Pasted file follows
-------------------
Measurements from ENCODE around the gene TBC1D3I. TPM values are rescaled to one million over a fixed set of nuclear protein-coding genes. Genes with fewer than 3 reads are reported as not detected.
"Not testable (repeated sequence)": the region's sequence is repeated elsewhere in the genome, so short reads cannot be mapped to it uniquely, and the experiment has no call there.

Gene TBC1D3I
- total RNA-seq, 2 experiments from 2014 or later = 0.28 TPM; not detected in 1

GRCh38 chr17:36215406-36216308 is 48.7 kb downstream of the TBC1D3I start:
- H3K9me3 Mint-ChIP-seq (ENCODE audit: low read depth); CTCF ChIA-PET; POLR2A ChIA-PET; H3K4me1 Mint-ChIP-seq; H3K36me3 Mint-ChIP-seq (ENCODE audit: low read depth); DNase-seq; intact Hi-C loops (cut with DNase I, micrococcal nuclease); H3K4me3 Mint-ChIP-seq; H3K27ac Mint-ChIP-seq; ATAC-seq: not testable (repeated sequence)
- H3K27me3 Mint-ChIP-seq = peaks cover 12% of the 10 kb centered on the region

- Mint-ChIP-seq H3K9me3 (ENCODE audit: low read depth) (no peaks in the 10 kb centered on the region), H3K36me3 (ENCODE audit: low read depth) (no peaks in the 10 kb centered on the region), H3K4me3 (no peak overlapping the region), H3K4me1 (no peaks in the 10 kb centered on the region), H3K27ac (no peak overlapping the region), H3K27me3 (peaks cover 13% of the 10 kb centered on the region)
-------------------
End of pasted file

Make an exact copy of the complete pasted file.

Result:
Measurements from ENCODE around the gene TBC1D3I. TPM values are rescaled to one million over a fixed set of nuclear protein-coding genes. Genes with fewer than 3 reads are reported as not detected.
"Not testable (repeated sequence)": the region's sequence is repeated elsewhere in the genome, so short reads cannot be mapped to it uniquely, and the experiment has no call there.

Gene TBC1D3I
- total RNA-seq, 2 experiments from 2014 or later = 0.28 TPM; not detected in 1

GRCh38 chr17:36215406-36216308 is 48.7 kb downstream of the TBC1D3I start:
- H3K9me3 Mint-ChIP-seq (ENCODE audit: low read depth); CTCF ChIA-PET; POLR2A ChIA-PET; H3K4me1 Mint-ChIP-seq; H3K36me3 Mint-ChIP-seq (ENCODE audit: low read depth); DNase-seq; intact Hi-C loops (cut with DNase I, micrococcal nuclease); H3K4me3 Mint-ChIP-seq; H3K27ac Mint-ChIP-seq; ATAC-seq: not testable (repeated sequence)
- H3K27me3 Mint-ChIP-seq = peaks cover 12% of the 10 kb centered on the region

- Mint-ChIP-seq H3K9me3 (ENCODE audit: low read depth) (no peaks in the 10 kb centered on the region), H3K36me3 (ENCODE audit: low read depth) (no peaks in the 10 kb centered on the region), H3K4me3 (no peak overlapping the region), H3K4me1 (no peaks in the 10 kb centered on the region), H3K27ac (no peak overlapping the region), H3K27me3 (peaks cover 13% of the 10 kb centered on the region)